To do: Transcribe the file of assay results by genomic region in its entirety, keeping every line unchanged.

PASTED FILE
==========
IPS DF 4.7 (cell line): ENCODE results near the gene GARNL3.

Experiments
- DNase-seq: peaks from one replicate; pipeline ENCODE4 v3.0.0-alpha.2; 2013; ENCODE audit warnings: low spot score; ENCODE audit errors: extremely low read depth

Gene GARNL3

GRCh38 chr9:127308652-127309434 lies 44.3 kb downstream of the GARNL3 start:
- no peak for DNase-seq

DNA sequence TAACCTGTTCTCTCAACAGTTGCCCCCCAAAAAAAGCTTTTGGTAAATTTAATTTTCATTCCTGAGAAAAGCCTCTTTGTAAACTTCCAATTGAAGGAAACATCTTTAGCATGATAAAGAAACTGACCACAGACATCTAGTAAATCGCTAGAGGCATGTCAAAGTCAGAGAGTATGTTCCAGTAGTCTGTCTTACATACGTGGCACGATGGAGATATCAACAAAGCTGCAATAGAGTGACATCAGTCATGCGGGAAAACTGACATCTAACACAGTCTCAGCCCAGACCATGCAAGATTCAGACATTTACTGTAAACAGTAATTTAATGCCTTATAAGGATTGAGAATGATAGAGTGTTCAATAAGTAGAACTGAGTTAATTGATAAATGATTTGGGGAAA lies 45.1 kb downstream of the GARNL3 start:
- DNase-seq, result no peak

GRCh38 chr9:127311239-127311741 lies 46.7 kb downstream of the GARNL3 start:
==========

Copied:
IPS DF 4.7 (cell line): ENCODE results near the gene GARNL3.

Experiments
- DNase-seq: peaks from one replicate; pipeline ENCODE4 v3.0.0-alpha.2; 2013; ENCODE audit warnings: low spot score; ENCODE audit errors: extremely low read depth

Gene GARNL3

GRCh38 chr9:127308652-127309434 lies 44.3 kb downstream of the GARNL3 start:
- no peak for DNase-seq

DNA sequence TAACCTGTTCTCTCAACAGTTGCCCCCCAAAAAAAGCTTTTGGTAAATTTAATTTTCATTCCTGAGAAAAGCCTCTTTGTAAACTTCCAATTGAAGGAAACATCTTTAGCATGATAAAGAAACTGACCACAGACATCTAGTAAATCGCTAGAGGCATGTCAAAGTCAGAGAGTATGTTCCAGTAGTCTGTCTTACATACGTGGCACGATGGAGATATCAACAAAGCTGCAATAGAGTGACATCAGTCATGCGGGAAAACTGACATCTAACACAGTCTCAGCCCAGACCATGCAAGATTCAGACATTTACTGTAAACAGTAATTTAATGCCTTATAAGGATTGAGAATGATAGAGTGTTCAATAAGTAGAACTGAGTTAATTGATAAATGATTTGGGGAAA lies 45.1 kb downstream of the GARNL3 start:
- DNase-seq, result no peak

GRCh38 chr9:127311239-127311741 lies 46.7 kb downstream of the GARNL3 start: